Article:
Drug interactions between flavoxate and ofloxacin
Interactions between your drugs
There were no interactions found in our database between flavoxate and ofloxacin - however, this does not necessarily mean no interactions exist. Always consult with your doctor or pharmacist.
- Flavoxate is in the drug class urinary antispasmodics.
- Flavoxate is used to treat the following conditions:
- Ofloxacin is a member of the drug class quinolones.
- Ofloxacin is used to treat the following conditions:
- Anthrax Prophylaxis
- Bladder Infection
- Bone infection
- Campylobacter Gastroenteritis
- Chlamydia Infection
- Epididymitis, Non-Specific
- Epididymitis, Sexually Transmitted
- Gonococcal Infection, Disseminated
- Gonococcal Infection, Uncomplicated
- Joint Infection
- Kidney Infections
- Methicillin-Resistant Staphylococcus Aureus Infection
- Mycobacterium avium-intracellulare, Treatment
- Nongonococcal Urethritis
- Pelvic Inflammatory Disease
- Salmonella Enteric Fever
- Salmonella Gastroenteritis
- Skin or Soft Tissue Infection
- Traveler's Diarrhea
- Tuberculosis, Active
- Urinary Tract Infection
Drug and food interactions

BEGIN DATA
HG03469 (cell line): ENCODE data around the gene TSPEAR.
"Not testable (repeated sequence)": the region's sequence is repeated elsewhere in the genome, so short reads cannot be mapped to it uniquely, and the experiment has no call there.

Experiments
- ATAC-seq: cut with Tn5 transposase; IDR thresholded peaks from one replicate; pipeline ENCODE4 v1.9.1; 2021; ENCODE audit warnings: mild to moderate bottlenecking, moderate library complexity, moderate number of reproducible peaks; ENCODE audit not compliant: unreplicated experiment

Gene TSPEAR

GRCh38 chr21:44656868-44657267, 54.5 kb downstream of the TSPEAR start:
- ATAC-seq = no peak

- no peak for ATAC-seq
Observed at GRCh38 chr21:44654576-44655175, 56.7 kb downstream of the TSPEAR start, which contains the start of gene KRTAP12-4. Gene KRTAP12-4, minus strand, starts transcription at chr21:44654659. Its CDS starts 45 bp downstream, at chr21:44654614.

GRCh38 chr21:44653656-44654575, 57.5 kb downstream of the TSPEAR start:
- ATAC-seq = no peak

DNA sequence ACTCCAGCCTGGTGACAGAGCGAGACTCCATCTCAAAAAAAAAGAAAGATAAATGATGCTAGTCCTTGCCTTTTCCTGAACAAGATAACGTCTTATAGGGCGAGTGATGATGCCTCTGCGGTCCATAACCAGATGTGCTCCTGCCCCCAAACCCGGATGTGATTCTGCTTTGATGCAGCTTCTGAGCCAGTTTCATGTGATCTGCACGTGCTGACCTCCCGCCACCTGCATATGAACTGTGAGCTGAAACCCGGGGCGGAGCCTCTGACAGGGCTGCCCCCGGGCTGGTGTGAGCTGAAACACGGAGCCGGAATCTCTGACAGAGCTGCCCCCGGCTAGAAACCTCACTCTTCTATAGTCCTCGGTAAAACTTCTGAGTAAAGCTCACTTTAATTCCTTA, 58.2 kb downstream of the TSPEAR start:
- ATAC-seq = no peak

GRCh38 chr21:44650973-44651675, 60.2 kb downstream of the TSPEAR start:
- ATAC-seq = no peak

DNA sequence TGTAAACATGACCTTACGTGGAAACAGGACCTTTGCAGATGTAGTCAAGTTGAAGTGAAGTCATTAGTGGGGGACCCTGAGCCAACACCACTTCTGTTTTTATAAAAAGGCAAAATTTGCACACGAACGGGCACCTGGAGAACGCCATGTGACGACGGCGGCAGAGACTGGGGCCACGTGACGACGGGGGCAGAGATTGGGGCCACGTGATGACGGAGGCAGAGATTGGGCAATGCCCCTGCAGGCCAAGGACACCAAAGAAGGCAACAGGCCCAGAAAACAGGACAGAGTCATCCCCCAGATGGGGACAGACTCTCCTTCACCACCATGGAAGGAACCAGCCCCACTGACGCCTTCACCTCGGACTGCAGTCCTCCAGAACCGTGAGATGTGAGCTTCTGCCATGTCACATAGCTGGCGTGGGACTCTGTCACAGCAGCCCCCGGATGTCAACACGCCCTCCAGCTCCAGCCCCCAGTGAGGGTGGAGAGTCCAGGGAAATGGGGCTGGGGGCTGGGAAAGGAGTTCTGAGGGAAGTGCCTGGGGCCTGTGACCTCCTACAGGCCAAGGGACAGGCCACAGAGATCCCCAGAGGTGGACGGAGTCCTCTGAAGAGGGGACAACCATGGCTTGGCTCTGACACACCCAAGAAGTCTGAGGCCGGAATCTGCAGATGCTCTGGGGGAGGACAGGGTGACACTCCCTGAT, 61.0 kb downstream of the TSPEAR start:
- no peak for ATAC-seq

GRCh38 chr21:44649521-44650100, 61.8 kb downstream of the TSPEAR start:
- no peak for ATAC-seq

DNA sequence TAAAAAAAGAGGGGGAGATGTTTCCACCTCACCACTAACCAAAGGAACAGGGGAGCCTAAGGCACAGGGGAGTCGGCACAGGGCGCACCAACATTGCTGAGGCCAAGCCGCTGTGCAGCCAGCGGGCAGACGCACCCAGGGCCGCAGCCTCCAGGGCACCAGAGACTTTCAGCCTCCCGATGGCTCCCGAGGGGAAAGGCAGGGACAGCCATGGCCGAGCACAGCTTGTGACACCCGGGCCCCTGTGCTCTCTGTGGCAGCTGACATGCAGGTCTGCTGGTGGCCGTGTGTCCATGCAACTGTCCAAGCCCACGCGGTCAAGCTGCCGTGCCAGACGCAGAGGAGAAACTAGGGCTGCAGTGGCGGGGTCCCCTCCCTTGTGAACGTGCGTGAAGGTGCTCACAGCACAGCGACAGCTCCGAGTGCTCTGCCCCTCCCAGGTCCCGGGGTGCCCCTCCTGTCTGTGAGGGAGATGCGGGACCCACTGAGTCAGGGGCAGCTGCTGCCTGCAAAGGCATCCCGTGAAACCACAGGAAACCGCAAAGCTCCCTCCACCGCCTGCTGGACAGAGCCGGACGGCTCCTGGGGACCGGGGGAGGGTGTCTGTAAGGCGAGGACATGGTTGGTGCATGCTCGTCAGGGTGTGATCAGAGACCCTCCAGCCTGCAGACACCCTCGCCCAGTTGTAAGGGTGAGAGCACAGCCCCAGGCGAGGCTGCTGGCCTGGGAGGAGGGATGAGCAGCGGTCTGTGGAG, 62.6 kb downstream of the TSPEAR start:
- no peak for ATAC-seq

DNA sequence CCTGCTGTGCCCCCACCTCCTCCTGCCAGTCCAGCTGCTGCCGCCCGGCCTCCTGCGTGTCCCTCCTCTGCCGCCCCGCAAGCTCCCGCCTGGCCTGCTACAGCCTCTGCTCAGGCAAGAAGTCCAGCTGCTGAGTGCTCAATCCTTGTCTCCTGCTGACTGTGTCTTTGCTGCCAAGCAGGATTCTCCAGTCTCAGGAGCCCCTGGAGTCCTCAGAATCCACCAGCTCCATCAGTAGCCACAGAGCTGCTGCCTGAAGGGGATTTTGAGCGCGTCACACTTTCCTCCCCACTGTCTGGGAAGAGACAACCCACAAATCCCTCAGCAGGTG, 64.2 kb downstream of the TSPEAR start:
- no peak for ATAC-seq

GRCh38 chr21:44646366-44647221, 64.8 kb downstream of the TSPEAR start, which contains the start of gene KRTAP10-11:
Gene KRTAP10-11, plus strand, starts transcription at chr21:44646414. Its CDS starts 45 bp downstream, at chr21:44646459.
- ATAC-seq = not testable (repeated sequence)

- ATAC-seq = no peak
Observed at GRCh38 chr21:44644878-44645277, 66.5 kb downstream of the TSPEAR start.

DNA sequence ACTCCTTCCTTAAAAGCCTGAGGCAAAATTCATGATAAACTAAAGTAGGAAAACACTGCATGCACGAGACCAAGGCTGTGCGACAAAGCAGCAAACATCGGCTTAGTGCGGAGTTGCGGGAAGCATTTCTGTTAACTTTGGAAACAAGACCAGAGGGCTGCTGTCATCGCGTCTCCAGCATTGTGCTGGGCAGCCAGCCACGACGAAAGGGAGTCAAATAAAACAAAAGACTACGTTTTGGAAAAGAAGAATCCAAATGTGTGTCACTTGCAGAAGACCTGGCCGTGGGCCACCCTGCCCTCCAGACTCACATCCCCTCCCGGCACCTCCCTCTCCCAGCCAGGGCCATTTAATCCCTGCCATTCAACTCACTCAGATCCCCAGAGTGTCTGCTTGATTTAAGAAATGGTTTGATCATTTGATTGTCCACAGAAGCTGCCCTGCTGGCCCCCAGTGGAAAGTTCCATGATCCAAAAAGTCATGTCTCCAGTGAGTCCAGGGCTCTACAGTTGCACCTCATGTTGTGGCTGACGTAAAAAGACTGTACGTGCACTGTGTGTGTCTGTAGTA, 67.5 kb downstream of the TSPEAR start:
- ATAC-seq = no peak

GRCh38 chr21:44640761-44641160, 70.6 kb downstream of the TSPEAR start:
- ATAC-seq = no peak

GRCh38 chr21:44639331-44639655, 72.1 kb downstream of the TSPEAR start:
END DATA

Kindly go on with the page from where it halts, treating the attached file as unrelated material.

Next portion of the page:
Applies to: flavoxate
Alcohol can increase the nervous system side effects of flavoxATE such as dizziness, drowsiness, and difficulty concentrating. Some people may also experience impairment in thinking and judgment. You should avoid or limit the use of alcohol while being treated with flavoxATE. Do not use more than the recommended dose of flavoxATE, and avoid activities requiring mental alertness such as driving or operating hazardous machinery until you know how the medication affects you. Talk to your doctor or pharmacist if you have any questions or concerns.
Therapeutic duplication warnings
No warnings were found for your selected drugs.
Therapeutic duplication warnings are only returned when drugs within the same group exceed the recommended therapeutic duplication maximum.
Drug Interaction Classification
|Highly clinically significant. Avoid combinations; the risk of the interaction outweighs the benefit.|
|Moderately clinically significant. Usually avoid combinations; use it only under special circumstances.|
|Minimally clinically significant. Minimize risk; assess risk and consider an alternative drug, take steps to circumvent the interaction risk and/or institute a monitoring plan.|
|No information available.|
Do not stop taking any medications without consulting your healthcare provider.
Always consult your healthcare provider to ensure the information displayed on this page applies to your personal circumstances.